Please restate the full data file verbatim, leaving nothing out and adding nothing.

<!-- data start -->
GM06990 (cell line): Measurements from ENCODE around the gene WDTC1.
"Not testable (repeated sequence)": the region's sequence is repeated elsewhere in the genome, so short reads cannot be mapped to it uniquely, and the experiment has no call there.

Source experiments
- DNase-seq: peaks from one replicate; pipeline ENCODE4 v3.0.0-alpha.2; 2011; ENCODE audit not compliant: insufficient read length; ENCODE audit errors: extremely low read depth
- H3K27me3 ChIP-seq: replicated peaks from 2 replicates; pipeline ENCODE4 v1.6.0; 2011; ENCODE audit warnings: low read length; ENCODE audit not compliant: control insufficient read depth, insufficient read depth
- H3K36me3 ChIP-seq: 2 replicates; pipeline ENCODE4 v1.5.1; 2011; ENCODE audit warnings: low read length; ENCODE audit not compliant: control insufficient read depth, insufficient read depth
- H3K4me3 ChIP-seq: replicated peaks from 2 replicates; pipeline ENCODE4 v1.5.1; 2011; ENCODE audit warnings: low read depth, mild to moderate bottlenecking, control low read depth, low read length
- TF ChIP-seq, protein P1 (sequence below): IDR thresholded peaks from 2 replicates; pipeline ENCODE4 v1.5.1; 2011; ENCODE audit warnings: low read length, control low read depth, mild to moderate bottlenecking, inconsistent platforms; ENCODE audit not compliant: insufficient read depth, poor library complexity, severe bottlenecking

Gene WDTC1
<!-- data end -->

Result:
GM06990 (cell line): Measurements from ENCODE around the gene WDTC1.
"Not testable (repeated sequence)": the region's sequence is repeated elsewhere in the genome, so short reads cannot be mapped to it uniquely, and the experiment has no call there.

Source experiments
- DNase-seq: peaks from one replicate; pipeline ENCODE4 v3.0.0-alpha.2; 2011; ENCODE audit not compliant: insufficient read length; ENCODE audit errors: extremely low read depth
- H3K27me3 ChIP-seq: replicated peaks from 2 replicates; pipeline ENCODE4 v1.6.0; 2011; ENCODE audit warnings: low read length; ENCODE audit not compliant: control insufficient read depth, insufficient read depth
- H3K36me3 ChIP-seq: 2 replicates; pipeline ENCODE4 v1.5.1; 2011; ENCODE audit warnings: low read length; ENCODE audit not compliant: control insufficient read depth, insufficient read depth
- H3K4me3 ChIP-seq: replicated peaks from 2 replicates; pipeline ENCODE4 v1.5.1; 2011; ENCODE audit warnings: low read depth, mild to moderate bottlenecking, control low read depth, low read length
- TF ChIP-seq, protein P1 (sequence below): IDR thresholded peaks from 2 replicates; pipeline ENCODE4 v1.5.1; 2011; ENCODE audit warnings: low read length, control low read depth, mild to moderate bottlenecking, inconsistent platforms; ENCODE audit not compliant: insufficient read depth, poor library complexity, severe bottlenecking

Gene WDTC1